By Randall Colburn
Directed by Stuart Carden
At Writers’ Theatre, Glencoe
The clash of religion and sexual desires plays out in small town America
Playwright Randall Colburn’s drama about small town religion’s redemptive powers to ‘save’ two porn stars is a stretch at best. Inadvertently, Hesperia (the small town’s name) both mocks and plays homage to the effects of over indulgence in Christian Fundamentalist beliefs. The Writers’ Theatre production is the second mounting of Hesperia.
When Claudia (aka Jessica) (played by Kelly O’ Sullivan) appears as a sweet innocent women engaged to the youth preacher Trick (Erik Hellman) – possessing a God complex of the first order – we quickly see that she has a seedy past when her ex-lover and porn movie star partner Ian (Nathan Hosner) arrives in Hesperia after Claudia invited him to her wedding. If Claudia/Jessica wanted to leave her past, why would she invite him to her wedding?
We meet Trick as the bible-quoting self-appointed savior of all who he encounters. Although he appears as sincere in his beliefs, there is a hidden arrogance and self-delusional element to his make up. When he “forgives” others for their transgressions from Fundamental Christianity, he comes off with a messianic complex. Is he a mensch or a dangerous zealot? As played by Erik Hellman, we are never sure. (Terrific work by the talented Hellman.)
When Ian arrives, Trick welcomes him and allows him to sleep in his garage. Claudia is uneasy with Ian fearing that her past (know only to Trick) will haunt her and make her redemption and upcoming marriage impossible. Ian, subtly played by Nathan Hosner, quickly becomes enamored with the religious atmosphere surrounding Claudia and Trick. Is Ian really interested in being ‘saved’ or is he simply trying to get close to Claudia who he still loves? Hosner hides Ian’s motivation as he appears sincere.
We also meet Aaron, a horny, bible-quoting teen believer more confused that enlightened by his raging hormones. Tyler Ross is perfect as the naive religiously confused teen. When he finds a DVD of Ian and Claudis ‘performing sex,’ Aaron becomes more troubled as his beliefs conflict with his human urges.
While playwright Colburn vividly dramatizes the stilting Christian beliefs including Dasiy’s (Rebecca Buller) sexual attraction to Ian and Aaron’s confusion, he seems have both Ian and Claudia insincerely using the Christian beliefs more as an escape from their past sins than belief in an all-powering God. The contradictory behavior of Ian is a clue since Ian wants Claudia back, wants to be saved and he wants to have sex with Daisy.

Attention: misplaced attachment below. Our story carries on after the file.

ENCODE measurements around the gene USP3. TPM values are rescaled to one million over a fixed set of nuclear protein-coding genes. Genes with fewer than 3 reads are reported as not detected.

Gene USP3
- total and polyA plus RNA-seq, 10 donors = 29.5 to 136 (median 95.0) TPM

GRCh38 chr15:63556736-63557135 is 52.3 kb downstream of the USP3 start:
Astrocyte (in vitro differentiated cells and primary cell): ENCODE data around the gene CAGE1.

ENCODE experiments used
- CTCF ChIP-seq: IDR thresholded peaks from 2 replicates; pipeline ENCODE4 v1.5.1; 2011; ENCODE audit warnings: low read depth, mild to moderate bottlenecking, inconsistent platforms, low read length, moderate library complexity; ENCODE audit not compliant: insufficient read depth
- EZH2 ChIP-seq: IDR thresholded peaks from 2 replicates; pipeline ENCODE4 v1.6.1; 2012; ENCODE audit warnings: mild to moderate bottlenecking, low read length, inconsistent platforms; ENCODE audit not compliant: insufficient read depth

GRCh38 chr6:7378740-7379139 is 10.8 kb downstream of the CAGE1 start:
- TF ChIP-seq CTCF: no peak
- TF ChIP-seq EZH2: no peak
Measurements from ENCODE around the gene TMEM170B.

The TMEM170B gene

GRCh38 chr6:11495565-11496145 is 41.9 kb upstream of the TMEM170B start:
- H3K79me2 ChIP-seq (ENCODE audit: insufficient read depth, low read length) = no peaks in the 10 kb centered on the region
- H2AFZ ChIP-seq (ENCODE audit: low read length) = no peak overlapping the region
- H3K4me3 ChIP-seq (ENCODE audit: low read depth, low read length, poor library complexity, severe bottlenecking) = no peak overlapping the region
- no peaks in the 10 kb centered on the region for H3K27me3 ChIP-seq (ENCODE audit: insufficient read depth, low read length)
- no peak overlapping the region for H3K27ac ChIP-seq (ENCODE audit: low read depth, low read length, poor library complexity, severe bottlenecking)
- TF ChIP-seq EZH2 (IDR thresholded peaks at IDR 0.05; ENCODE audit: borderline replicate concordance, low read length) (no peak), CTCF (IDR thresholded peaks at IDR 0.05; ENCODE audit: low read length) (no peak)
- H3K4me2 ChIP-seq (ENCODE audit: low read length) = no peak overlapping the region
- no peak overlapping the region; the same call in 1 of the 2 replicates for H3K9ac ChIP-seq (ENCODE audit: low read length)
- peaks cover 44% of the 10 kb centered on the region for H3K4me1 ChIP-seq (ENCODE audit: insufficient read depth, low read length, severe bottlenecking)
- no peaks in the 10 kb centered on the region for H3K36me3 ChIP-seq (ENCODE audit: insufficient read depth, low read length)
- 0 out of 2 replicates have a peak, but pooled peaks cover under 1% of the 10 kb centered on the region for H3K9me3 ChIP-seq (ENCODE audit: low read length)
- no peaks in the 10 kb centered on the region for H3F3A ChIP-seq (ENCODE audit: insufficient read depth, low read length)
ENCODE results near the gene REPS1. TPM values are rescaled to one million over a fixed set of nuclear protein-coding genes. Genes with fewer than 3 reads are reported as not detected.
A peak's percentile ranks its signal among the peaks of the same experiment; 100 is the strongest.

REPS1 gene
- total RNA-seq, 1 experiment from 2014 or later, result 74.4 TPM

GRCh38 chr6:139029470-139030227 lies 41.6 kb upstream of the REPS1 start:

Also Claudia is torn between her past as exemplified bu Ian’s presence and her desire for a secure life with her preacher man. Trick’s knowledge of Claudia’s past doesn’t hamper him from marrying her. Strangely, on their wedding day, Claudia is ‘turned-off’ my Trick’s sexual advances at first. Why? Trick only wants to show his love and consummate the marriage. Strange.
Colburn’s script still needs clarity and depth of character but it plays as an honest look at rural America in the grips of Christian Fundamentalism. He expresses an original voice to the complex reality of love, sex, and religion. This show features terrific work by Erik Hellman and Nathan Hosner. It sure exposes the warts of Fundamental Christianity. Definitely worth a look.
Talk Theatre in Chicago podcast
Date Reviewed: February 2, 2012
For more info checkout the Hesperia page on theatreinchicago.com
At Writers’ Theatre, 325 Tudor Ct, Glencoe, IL, call 847-242-6000, www.writerstheatre.org, tickets $45 – $65, Tuesdays at 7:30 pm, Wednesdays at 2 & 7:30 pm, Thursdays & Fridays at 8 pm, Saturdays at 4 & 8 pm, Sundays at 2 & 6 pm, running time is 90 minutes without an intermission, through March 18, 2012